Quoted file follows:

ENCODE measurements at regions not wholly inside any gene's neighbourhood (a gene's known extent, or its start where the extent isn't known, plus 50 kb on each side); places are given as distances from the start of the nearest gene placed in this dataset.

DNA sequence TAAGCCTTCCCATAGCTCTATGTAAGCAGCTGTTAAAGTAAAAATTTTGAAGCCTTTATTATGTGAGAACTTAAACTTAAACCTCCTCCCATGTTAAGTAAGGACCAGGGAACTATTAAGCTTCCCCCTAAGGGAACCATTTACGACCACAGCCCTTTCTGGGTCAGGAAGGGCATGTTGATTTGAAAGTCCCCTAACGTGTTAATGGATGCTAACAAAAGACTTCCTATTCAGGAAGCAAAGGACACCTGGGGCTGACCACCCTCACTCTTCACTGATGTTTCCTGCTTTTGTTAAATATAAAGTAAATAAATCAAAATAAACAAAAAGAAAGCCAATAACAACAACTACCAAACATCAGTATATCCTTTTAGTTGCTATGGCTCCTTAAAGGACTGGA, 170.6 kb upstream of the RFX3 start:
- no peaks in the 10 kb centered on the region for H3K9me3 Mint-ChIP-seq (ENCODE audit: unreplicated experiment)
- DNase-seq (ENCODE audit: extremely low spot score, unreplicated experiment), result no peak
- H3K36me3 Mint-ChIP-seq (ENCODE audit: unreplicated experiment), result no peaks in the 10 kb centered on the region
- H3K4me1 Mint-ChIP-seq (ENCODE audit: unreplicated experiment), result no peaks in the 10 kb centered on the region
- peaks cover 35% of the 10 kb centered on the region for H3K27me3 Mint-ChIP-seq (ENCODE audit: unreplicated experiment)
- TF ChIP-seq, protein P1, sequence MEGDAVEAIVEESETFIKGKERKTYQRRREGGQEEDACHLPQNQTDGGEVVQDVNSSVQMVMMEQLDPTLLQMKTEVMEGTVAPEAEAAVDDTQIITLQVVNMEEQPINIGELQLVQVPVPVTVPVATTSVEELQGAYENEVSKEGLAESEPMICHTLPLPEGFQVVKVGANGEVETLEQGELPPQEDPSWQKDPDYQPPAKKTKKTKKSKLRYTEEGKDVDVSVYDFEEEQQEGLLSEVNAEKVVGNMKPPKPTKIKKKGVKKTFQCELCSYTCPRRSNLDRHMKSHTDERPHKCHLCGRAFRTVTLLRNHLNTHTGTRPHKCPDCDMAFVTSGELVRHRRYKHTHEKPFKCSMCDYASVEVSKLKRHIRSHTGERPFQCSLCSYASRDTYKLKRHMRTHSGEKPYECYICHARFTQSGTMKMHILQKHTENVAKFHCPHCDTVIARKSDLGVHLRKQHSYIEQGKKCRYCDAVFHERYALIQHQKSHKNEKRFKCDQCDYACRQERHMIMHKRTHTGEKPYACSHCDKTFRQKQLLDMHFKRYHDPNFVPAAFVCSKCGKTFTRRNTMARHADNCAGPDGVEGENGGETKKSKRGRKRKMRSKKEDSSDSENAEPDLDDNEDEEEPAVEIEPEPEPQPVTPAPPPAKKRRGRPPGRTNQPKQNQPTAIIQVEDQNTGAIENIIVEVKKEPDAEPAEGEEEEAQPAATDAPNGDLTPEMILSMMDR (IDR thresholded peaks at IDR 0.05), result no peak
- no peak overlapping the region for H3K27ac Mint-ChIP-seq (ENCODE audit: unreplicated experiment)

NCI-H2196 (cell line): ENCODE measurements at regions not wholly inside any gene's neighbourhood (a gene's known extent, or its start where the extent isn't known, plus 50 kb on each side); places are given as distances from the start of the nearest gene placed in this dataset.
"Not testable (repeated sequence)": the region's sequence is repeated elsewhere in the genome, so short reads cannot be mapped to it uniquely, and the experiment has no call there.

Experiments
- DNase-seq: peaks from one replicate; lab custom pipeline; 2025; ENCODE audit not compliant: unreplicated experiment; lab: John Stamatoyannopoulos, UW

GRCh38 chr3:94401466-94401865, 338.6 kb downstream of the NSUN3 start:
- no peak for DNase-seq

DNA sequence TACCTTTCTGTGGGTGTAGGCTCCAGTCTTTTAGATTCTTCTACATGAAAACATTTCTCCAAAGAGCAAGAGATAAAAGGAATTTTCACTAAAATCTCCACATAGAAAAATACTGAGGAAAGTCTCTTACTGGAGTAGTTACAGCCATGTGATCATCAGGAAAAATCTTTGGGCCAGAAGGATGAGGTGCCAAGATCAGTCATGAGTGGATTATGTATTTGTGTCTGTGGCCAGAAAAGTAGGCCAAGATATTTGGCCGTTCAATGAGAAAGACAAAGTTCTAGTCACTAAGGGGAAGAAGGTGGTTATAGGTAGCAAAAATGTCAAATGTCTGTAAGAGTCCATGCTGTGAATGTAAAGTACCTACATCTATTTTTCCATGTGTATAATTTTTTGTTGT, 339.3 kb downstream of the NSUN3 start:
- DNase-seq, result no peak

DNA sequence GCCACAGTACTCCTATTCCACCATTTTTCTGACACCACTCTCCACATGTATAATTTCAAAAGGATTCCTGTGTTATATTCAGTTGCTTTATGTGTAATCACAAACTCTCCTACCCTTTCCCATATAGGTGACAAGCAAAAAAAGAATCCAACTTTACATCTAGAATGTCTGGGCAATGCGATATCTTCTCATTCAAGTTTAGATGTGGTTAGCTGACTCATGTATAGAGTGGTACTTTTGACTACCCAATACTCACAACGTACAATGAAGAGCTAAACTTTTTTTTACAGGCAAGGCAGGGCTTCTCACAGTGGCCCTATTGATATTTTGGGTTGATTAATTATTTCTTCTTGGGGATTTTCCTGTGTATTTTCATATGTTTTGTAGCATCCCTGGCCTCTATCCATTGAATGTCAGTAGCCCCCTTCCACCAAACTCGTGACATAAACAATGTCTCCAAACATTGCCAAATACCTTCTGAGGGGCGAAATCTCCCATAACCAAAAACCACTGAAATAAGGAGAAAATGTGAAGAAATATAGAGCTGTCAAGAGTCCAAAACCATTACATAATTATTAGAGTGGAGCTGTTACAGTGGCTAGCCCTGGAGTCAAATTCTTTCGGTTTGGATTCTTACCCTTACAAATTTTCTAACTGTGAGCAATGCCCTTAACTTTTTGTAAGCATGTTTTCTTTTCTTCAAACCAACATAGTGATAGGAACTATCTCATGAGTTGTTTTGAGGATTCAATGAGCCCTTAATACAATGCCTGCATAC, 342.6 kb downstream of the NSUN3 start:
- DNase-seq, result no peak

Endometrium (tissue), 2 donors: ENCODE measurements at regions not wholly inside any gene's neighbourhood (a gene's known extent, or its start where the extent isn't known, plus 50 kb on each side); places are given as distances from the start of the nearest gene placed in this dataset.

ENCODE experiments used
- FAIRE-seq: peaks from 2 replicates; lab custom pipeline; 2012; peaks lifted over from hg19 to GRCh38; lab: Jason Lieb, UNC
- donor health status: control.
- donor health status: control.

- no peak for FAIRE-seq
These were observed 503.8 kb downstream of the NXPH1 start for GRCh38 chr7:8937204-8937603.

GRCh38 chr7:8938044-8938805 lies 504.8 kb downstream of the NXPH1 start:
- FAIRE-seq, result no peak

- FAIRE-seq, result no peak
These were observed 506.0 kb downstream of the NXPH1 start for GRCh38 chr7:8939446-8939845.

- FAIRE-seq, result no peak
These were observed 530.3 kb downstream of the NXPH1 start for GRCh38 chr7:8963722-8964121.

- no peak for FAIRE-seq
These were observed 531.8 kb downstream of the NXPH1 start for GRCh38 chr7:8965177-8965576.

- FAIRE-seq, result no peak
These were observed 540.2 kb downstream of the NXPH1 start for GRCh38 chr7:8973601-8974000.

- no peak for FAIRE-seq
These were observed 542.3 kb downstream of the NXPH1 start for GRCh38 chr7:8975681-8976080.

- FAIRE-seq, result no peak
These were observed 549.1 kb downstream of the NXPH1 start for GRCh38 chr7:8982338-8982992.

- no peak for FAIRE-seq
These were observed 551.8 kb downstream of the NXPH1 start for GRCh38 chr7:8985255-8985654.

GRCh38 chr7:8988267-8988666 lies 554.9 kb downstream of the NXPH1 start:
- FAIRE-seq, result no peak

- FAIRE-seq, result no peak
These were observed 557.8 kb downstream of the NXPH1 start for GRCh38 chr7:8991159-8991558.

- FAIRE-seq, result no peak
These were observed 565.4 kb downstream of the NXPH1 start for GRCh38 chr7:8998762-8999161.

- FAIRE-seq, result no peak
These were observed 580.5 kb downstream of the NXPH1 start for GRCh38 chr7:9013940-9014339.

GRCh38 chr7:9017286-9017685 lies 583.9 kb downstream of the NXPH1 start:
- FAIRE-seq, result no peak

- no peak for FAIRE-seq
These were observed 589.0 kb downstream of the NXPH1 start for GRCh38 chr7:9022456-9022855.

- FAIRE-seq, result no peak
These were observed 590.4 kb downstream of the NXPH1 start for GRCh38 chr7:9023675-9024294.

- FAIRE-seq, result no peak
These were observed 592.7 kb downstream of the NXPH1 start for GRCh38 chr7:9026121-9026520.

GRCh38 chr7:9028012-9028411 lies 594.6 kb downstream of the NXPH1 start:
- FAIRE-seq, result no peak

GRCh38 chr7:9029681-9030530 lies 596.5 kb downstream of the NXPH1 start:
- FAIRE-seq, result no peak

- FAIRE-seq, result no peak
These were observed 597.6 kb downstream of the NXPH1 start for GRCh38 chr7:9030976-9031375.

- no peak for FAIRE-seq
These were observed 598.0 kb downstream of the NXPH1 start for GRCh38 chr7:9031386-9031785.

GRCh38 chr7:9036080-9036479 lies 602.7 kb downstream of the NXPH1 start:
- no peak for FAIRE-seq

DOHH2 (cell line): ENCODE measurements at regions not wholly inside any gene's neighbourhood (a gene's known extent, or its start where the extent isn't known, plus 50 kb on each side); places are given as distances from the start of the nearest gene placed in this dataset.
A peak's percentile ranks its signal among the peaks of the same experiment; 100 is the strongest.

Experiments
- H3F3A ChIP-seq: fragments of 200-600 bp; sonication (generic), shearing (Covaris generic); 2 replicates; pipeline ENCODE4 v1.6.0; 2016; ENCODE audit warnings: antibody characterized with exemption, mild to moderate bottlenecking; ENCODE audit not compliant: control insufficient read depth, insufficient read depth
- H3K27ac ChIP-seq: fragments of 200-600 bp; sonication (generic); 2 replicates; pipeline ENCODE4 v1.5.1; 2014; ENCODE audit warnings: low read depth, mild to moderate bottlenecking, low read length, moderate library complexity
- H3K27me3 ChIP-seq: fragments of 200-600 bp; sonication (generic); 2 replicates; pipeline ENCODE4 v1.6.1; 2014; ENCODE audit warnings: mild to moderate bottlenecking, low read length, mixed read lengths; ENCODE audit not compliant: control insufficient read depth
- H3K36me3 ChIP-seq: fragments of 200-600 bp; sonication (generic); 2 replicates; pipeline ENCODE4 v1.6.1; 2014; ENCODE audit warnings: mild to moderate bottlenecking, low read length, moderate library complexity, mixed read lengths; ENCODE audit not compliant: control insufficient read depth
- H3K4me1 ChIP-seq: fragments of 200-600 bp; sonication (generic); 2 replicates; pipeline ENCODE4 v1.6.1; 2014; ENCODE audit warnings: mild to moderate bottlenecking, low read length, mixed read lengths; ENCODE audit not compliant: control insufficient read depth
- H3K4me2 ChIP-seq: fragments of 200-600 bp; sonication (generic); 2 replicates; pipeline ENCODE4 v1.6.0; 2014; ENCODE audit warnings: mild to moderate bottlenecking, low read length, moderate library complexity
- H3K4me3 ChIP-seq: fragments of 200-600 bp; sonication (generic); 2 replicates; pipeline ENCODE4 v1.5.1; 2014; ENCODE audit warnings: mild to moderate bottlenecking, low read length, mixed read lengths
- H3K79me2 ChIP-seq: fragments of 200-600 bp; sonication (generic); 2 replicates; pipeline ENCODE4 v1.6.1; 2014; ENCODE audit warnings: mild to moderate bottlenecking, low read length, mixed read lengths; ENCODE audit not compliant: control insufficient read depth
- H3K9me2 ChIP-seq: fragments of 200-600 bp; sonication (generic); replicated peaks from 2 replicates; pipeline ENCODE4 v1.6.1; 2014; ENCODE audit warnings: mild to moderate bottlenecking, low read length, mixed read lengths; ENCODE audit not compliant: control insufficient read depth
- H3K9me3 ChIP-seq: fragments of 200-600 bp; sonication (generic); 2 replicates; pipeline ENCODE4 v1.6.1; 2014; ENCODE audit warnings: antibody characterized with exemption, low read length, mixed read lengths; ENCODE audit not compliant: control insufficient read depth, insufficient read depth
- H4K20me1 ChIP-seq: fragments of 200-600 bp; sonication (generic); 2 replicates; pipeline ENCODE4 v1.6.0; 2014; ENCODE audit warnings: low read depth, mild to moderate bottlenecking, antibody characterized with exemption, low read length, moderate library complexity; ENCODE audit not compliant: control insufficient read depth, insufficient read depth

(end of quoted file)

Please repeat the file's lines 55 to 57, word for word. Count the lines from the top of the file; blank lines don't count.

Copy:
- FAIRE-seq, result no peak
These were observed 590.4 kb downstream of the NXPH1 start for GRCh38 chr7:9023675-9024294.

- FAIRE-seq, result no peak